Donnerstag, 26. März 2015

The man so nice I married him twice

My mom got married for the second time in 2000. She waited for all of her children to leave the nest and then moved in with her partner of 12 years.
A few weeks later, she invited my boyfriend at the time and I to dinner and then surprised us with a justice of the peace and we witnessed their official union and then ate lamb.
A few years and a few boyfriends later, I married my partner twice. The first time was a civil ceremony on our dating anniversary - March 27th. The second one was the real one: July 21st.
I like celebrating both because they both feel significant. And also, my mom did so I'm gonna.

Montag, 23. März 2015

AtoZ blogging challenge

I sometimes forget that my blog exists or that it gives me pleasure to write entries for it. Also, there's something that I've been meaning to look into. So I've decided to combine the two and try the AtoZ April blogging challenge. I've combined it with
I'm writing about this in March because March 23rd is the day that those who have chosen a theme reveal it.
My theme will be Swiss Government. Pretty clever, huh? I'll be studying for my inevitable citizenship exam and blogging.
I hope that it will be interesting.

Sonntag, 15. März 2015

myth and memory

When Ivo and I were in Tula, we visited the grave of Dyunyasha. She was a mythical figure who'd protected the city against the Germans, all on her own. The story was that there were so few men fit to fight in the city, but those that could manned the border. Dyunyasha supposedly went into no man's land and worked magic that kept the Germans from invading. As the savior of the city, she was treated as a saint and women and couples visited her, petitioning her for their safety or fertility or marriages. When we visited, we bowed to Dyunyasha the way the other visitors did and i find that I  think of her often.
This Friday, on the first anniversary of my mother's death, we went to see the black Madonna in Einsiedeln. On my way home, I thought about my mother, who's my own personal Dyunyasha. In my memory (and the story I will tell my children) my mother was a savior.
We were on our way home from school one day when an incredible downpour started. Mom encouraged us to embrace it and splash around in it, as we'd no where to go but our warm dry home, but when we were crossing a storm drain tunnel, a young man asked for my mom's help. His friend was trapped in some debris in the fast filling tunnel. And my mom saved that boy.
I have no idea how much of that is true, how fast paced, how mortally dangerous. I only know that my mom helped a boy in a flash flood and I bow to her. My mama Dyunyasha McDonald

Donnerstag, 12. März 2015

9 extra floors

I'm teaching past continuous vs past simple. In the Pre-intermediate book, there is a couple who met in Blackpool, broke up, and then married 50 years later.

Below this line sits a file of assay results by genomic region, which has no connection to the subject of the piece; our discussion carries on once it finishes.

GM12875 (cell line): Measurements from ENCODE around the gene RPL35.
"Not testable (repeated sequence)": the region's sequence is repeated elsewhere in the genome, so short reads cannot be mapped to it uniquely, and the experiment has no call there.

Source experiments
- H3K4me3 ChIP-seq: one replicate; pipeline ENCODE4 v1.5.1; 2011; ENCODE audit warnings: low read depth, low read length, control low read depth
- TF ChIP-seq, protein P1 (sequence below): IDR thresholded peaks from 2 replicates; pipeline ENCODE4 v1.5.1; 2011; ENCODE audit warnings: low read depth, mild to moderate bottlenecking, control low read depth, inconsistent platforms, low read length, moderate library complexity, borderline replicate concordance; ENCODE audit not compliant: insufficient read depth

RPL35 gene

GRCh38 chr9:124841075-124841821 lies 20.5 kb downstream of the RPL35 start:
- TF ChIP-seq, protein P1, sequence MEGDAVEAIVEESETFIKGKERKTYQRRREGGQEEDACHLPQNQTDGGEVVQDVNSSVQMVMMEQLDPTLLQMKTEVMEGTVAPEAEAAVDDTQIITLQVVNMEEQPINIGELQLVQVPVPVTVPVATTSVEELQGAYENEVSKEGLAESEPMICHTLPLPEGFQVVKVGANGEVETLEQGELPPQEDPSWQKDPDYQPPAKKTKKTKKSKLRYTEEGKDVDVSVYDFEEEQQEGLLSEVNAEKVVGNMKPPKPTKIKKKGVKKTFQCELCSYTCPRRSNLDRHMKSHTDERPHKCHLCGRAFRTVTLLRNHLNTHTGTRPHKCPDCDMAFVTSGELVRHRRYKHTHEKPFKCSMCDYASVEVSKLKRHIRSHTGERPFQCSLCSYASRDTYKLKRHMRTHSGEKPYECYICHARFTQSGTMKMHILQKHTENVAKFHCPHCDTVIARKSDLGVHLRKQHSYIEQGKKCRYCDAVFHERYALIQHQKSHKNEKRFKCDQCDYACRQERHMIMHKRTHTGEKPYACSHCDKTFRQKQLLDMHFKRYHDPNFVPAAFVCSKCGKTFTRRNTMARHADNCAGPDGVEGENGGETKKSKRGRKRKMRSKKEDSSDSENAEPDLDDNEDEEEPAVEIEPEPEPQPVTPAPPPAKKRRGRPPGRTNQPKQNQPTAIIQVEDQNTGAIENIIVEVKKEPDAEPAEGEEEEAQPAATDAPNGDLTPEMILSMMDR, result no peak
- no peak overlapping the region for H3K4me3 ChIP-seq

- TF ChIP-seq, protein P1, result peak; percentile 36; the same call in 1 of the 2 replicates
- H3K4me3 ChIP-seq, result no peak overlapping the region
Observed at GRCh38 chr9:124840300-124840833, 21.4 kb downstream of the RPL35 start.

I naturally plan a lesson where they watch all the interstitial scenes from When Harry Met Sally. I ask questions that can only be answered if they  really listen. The only question for the couple that met in Chicago despite having been born, lived and worked mere feet from one another in New york is "Why is it remarkable that they met in Chicago?" This couple speak over one another. The man is telling the story and the woman is dropping in relevant details to flesh out the story. One student complained this week that they were too difficult to understand, because they were speaking over one another. Another student said "but this is how couples speak! It's important to learn." The first student said "I don't intend to ask English speakers how they met."
So that's that.
I also finished this lesson with Tim Minchin's If I Didn't Have You. But I helpfully printed out the lyrics, as they're delivered quickly and in an Australian accent.

Mittwoch, 4. März 2015

"I took off my glasses. She took off her glasses. I took a step toward her. She took a step toward me...."

People say that if you look back, you'll miss what's in front of you, or something like that. But there are apps to show you what you were doing this time last year, 4 years ago, 6 years, etc.... I'm nearing the end of my first year without my mother and looking back to this time last year comes to me unbidden and painful.

John Irving and Elizabeth Kübler-Ross and moist-faced family members with arms outstretched all seem to have had the opinion that the first year is the hardest. We shall see then, shall we? 
This time last year I was heading to my mother, knowing that her light was dimming but unsure how long we'd have her. 
This time in 2012, I was increasingly aware that my pregnancy was not taking and that I would soon miscarry. 
This time in 2004, before facebook or instagram (indeed, in those days when friendster was slowly becoming passé) I was regularly flirting with the man who would become my husband, wondering if he was truly worth pursuing, as I would soon be heading to Philadelphia. 

I quit smoking at 26. I'd begun smoking at 13 and didn't want to be a smoker longer than I'd been a non-smoker. I looked back to plan the future.

I lost my lower intestine at age 16. I am now 33 and have lived longer without a lower-intestine than I lived with it. This experience of losing an organ, which felt so dramatic, signified this short period in my life of an excessively long digestive tract.

I look forward to having known Ivo longer than I didn't (only 9 years to go) and changing beside him as he changes and seeing how those new people, who are foreign to our current selves, will relate to one another and these us-es.

but tomorrow is another day